The investment bank said the Central Bank Governor last week stressed stability and the importance of conserving the stability the Central Bank has attained in recent years, which implies that the Central Bank would lean towards sustaining the tight monetary policy stance.
“That said, we believe that if the Monetary Policy Committee (MPC) were to cut the policy rate in 2013, they would do so in March. We maintain our projection of a 100 basis points (bpts) cut to 11 per cent in 2013” the firm said.
According to Bismarck Rewane, a finance analyst and Managing Director, Financial Derivatives Company (FDC), a diversified financial firm, the consensus was that headline inflation “will fall below the magic 10 per cent figure”.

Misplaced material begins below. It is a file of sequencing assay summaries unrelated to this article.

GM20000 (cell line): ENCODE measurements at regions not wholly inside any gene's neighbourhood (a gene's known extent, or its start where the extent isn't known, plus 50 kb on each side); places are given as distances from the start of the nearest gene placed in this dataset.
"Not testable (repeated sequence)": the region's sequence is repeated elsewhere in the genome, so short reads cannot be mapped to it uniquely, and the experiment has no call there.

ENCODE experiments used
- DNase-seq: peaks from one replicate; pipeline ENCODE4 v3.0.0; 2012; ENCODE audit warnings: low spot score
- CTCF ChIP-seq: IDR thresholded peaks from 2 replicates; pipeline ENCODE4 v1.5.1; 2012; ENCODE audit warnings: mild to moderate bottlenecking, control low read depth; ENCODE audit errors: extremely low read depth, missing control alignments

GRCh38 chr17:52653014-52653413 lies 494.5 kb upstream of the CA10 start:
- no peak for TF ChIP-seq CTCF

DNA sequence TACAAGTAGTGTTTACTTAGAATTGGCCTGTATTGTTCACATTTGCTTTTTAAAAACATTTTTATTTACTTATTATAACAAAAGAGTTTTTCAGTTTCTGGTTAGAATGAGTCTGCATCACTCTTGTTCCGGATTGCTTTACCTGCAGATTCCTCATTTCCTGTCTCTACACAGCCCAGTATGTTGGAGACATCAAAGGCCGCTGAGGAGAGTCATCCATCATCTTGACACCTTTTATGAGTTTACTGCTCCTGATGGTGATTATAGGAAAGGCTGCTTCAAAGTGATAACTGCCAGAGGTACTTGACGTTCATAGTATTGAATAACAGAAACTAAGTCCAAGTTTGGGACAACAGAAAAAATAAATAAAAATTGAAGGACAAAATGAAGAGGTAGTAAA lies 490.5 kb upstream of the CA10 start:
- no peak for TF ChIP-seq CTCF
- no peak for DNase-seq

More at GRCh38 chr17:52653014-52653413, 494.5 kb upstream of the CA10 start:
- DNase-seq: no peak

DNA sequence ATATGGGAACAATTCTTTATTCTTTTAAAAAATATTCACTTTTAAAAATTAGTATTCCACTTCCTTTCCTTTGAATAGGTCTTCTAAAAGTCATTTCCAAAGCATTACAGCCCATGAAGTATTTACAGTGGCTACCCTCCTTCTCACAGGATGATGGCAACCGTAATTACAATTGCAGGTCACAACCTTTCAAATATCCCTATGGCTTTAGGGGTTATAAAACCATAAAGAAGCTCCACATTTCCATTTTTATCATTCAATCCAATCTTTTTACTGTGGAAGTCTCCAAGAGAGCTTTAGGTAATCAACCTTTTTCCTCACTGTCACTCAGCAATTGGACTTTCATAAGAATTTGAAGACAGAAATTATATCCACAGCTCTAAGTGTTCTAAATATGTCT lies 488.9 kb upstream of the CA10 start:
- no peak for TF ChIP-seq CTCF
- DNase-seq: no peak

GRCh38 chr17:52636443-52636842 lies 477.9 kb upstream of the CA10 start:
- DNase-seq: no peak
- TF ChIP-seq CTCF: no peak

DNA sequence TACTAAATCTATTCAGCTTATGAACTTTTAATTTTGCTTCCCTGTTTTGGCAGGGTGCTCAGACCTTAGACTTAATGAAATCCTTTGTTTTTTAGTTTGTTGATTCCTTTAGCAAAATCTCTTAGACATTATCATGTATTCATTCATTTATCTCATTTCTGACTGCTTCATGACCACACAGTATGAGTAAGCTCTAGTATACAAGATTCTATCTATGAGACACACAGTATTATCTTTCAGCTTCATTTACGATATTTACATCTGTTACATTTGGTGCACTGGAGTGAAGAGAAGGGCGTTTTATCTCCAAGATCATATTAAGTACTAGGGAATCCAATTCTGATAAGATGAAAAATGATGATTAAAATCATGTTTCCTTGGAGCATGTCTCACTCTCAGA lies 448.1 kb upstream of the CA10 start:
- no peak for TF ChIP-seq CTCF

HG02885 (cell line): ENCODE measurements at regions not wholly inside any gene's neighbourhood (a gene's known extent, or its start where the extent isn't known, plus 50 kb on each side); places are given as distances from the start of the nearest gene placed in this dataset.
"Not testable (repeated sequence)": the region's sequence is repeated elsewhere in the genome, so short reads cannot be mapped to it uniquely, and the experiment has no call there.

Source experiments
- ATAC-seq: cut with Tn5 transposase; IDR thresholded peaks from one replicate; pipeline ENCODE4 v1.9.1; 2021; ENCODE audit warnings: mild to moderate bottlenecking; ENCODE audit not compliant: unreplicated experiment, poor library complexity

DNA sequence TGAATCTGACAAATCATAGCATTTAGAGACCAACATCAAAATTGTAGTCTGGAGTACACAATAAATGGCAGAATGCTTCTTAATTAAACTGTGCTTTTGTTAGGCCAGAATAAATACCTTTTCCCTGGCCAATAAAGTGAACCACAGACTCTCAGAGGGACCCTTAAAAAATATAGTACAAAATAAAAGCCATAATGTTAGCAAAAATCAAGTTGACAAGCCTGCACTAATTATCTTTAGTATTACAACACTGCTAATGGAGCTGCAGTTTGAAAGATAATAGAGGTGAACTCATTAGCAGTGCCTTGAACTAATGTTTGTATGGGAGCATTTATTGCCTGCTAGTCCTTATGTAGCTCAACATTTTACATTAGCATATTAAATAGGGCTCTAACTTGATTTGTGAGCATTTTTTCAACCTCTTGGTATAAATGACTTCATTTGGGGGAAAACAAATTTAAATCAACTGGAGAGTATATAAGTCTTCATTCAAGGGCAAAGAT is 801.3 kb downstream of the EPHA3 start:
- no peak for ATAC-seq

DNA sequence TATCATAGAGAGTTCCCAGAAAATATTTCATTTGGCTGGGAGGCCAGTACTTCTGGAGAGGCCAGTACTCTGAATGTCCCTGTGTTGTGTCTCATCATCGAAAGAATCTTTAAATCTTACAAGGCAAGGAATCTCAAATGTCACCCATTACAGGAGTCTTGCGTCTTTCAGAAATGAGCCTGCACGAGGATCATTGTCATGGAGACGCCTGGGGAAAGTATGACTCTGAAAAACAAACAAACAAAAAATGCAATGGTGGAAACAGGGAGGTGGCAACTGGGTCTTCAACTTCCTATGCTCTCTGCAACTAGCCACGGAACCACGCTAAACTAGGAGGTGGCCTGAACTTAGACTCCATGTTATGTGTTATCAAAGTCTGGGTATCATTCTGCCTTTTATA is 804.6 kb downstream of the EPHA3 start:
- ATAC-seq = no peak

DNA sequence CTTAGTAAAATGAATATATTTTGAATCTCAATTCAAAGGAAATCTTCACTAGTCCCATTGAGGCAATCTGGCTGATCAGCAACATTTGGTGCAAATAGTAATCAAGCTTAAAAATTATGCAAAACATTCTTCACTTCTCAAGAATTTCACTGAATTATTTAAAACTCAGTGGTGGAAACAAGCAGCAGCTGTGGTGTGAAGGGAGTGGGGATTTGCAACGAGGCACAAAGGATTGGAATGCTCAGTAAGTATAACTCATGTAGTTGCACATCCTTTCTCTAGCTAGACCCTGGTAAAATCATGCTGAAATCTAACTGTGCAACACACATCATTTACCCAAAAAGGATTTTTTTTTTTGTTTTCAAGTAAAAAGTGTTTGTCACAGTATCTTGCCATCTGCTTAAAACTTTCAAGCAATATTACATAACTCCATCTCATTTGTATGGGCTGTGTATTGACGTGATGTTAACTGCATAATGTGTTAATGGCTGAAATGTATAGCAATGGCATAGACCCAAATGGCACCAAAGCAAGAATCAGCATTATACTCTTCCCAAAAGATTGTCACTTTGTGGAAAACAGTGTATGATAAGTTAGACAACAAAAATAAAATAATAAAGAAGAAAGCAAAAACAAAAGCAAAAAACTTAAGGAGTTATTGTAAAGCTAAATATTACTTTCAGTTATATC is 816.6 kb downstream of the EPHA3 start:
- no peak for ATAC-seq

The FDC Lagos urban index re- leased on Friday showed a year on year decline of 1.08% to 11.31% down from 12.39% in December 2012. The moderation in the urban inflation index was mainly due to the Base year effect.
According to Mr. Rewane, it was in January 2012 that fuel subsidy was slashed by 49 per cent, pushing the price of petrol up to N97 per litre.
“There was a rash of price increases in that month, many of those prices were to fall later due to consumer resistance and a drop in the disposable and discretionary income of workers”.
Apart from the Base year effect, prices moderated also because of the increased supply of goods to the urban centres, after the floods that affected twelve states hampered distribution, Mr. Rewane said. He added that farmers had complained of goods being stranded at their points of origin during the massive floods. With the floods over in October most of the stranded goods reached the markets in December and that helped to reduce prices.